This motley crew of anthropomorphic animals can be found adorning the lower margins of a finely illuminated “book of hours” produced in late thirteenth-century England and now residing in the collection of the Walters Art Museum in Baltimore. Appearing throughout a section relaying the crucification of Christ, these horn-tooting, cymbal-beating, bier-bearing creatures are attending the funeral of Reynard the Fox.
Thought to have originated in Lorraine folklore, the tale of the trickster fox Reynard soon made its way into a literary cycle of allegorical Dutch, English, French and German fables, getting its most extensive treatment via the pen of Pierre de Saint-Cloud in his Le Roman de Renart, ca. 1170. Written mainly during the Middle Ages by a multitude of authors, the Reynard stories often acted as parodies of medieval literature staples (e.g. courtly romances), as well as satire commenting on political and religious institutions. Reynard’s funeral appears in many of the tales: his enemies gathering to deliver weepy, over-the-top elegies full of insincere piety, only to then come a cropper as Reynard leaps alive from the bier and wreaks his revenge.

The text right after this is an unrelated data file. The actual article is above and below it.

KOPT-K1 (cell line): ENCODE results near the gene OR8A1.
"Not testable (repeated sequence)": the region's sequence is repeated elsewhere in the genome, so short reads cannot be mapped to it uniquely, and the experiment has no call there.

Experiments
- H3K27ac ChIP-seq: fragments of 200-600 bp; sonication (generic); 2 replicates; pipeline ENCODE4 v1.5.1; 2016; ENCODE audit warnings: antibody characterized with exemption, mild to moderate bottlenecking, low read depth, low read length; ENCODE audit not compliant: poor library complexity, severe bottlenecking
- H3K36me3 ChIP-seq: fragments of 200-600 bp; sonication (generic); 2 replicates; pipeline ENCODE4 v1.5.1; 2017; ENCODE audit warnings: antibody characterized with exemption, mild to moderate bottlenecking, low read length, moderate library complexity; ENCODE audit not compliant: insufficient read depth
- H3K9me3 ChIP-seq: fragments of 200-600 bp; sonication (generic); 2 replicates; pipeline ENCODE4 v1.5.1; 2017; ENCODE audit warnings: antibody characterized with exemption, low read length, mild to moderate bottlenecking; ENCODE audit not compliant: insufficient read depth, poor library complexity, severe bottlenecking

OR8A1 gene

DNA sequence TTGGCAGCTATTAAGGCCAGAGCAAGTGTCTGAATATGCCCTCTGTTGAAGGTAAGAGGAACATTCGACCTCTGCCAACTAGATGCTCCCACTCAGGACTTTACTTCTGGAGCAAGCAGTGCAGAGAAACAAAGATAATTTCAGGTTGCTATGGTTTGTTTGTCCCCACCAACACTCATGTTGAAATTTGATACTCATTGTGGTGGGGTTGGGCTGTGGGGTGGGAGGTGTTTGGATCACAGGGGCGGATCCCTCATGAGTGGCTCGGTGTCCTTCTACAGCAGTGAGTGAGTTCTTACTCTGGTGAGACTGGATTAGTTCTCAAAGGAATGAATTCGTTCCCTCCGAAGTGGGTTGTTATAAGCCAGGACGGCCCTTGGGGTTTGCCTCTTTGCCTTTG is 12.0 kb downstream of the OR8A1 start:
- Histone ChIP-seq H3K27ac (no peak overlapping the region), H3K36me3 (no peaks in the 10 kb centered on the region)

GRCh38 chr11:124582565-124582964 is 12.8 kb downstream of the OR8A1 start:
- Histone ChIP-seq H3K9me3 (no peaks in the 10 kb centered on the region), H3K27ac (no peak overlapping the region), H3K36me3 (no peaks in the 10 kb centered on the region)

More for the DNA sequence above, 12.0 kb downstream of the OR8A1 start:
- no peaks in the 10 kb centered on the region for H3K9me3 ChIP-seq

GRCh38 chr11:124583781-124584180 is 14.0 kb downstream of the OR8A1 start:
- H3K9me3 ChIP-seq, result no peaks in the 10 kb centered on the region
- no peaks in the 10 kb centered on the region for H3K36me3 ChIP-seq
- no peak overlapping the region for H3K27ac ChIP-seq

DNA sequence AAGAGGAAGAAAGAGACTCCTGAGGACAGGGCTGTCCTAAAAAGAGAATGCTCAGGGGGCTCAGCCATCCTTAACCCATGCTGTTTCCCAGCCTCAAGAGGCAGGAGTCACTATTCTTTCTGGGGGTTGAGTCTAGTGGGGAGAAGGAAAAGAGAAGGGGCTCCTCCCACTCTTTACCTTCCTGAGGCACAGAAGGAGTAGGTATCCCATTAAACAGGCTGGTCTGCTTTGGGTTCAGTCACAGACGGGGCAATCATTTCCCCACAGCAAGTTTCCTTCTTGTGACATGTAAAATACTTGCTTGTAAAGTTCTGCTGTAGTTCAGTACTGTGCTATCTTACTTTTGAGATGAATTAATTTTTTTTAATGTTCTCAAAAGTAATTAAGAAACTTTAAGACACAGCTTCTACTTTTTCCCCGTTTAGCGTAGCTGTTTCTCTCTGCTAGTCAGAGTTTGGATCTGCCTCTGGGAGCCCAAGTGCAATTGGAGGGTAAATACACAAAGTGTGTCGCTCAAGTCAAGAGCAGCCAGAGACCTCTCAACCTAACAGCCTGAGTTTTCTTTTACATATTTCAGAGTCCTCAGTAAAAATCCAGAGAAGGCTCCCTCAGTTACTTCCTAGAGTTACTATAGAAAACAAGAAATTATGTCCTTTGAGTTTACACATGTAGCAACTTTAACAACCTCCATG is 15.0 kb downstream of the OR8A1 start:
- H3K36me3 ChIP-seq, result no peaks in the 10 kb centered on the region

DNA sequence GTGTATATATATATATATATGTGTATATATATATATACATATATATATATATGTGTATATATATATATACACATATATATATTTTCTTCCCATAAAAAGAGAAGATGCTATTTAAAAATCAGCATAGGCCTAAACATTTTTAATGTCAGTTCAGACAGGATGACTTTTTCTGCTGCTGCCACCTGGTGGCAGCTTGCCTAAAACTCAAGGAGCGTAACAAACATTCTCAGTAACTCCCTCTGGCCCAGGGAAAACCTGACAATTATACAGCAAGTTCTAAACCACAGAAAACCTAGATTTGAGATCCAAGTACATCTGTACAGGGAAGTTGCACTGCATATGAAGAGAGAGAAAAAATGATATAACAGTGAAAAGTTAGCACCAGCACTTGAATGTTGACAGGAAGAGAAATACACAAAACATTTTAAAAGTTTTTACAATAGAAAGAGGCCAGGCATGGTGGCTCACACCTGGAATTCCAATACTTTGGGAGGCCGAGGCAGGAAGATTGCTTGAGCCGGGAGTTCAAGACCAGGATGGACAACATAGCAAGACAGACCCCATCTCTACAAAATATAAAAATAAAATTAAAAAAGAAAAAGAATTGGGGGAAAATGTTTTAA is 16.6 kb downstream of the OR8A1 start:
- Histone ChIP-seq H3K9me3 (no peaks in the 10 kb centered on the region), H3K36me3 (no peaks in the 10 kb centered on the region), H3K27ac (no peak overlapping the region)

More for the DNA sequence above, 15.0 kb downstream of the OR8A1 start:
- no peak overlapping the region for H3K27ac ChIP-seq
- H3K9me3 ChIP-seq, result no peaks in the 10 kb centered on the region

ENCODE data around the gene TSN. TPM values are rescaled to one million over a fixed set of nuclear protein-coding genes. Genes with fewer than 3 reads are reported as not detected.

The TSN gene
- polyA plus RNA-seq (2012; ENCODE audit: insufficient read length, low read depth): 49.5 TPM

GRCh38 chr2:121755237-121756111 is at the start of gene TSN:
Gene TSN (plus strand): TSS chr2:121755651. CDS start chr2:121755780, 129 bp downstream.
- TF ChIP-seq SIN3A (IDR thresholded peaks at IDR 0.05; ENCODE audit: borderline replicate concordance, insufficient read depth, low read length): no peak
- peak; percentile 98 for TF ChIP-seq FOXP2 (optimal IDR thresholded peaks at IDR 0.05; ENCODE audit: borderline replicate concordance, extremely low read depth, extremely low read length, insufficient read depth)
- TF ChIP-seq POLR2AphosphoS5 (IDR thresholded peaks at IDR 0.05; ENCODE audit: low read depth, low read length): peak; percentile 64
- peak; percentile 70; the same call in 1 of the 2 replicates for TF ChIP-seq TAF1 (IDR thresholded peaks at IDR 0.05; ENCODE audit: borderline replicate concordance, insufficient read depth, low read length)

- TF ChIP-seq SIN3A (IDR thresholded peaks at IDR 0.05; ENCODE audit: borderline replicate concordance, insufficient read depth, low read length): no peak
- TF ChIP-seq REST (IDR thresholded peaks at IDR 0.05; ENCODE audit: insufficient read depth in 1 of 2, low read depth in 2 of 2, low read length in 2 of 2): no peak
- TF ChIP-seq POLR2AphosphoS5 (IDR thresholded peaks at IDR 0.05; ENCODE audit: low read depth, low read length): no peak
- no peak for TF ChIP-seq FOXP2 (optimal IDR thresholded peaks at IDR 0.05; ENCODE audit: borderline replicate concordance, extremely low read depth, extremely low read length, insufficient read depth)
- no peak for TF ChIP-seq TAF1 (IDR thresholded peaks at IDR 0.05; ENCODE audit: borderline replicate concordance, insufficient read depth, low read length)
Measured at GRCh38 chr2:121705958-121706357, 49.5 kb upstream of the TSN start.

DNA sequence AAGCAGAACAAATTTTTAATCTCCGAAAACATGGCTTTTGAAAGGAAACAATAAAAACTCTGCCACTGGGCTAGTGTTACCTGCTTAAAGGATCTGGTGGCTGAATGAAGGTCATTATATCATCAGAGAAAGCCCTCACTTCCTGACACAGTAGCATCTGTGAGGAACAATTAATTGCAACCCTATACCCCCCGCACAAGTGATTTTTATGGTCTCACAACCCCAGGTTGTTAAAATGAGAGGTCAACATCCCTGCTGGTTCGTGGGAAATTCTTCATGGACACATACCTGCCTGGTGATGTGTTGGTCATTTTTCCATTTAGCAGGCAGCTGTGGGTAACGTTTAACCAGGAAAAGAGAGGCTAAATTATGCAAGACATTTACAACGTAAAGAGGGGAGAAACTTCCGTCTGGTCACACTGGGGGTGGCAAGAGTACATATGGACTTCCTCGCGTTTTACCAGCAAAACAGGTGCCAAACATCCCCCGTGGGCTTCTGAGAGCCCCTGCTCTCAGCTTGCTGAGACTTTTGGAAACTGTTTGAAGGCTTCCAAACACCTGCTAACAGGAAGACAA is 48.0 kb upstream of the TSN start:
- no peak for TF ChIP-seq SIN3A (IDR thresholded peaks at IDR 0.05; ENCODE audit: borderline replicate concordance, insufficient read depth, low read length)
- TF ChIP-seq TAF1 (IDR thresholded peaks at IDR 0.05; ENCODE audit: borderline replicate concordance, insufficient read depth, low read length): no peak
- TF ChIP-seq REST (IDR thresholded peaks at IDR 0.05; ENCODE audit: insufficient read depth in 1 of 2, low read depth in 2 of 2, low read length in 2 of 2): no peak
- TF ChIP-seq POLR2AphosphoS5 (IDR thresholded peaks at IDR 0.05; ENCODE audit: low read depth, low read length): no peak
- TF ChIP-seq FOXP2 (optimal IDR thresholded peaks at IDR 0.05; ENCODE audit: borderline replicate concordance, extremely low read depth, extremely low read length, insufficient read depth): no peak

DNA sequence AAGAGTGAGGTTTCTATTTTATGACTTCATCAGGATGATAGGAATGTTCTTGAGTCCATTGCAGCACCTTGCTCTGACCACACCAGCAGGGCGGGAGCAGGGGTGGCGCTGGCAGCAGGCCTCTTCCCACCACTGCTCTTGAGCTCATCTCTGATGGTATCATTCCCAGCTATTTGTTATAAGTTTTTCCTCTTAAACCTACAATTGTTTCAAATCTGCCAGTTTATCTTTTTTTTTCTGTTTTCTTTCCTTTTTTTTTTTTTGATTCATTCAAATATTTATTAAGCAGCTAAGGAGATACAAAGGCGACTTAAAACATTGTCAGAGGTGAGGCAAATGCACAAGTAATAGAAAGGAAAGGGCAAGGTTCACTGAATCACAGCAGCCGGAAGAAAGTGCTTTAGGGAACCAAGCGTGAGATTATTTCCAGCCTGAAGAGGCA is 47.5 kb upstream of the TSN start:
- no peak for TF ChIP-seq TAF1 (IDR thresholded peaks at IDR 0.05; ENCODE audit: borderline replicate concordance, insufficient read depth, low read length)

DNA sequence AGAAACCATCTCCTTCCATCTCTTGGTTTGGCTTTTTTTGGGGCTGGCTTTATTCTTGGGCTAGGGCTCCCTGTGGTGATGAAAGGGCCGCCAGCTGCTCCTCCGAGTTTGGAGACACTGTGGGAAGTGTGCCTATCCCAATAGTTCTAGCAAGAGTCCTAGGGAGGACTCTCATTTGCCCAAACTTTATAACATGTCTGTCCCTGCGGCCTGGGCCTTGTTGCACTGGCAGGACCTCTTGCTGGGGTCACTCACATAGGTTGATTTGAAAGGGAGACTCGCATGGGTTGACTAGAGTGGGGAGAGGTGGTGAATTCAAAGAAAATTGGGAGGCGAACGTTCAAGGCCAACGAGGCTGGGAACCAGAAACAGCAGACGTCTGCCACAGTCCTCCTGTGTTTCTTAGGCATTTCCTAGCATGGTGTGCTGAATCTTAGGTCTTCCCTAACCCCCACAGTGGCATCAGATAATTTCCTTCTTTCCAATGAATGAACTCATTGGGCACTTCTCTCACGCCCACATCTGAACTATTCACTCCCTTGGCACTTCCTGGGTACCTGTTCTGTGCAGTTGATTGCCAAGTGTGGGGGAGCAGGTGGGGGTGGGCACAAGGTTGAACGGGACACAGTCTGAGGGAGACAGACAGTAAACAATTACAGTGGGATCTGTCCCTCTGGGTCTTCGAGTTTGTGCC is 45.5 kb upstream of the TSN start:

These Reynard stories were so popular that the the old French word for “fox” (goupil from the Latin vulpecula) actually ended up stepping aside in favour of “renard” still used today.
|Walters Art Museum|
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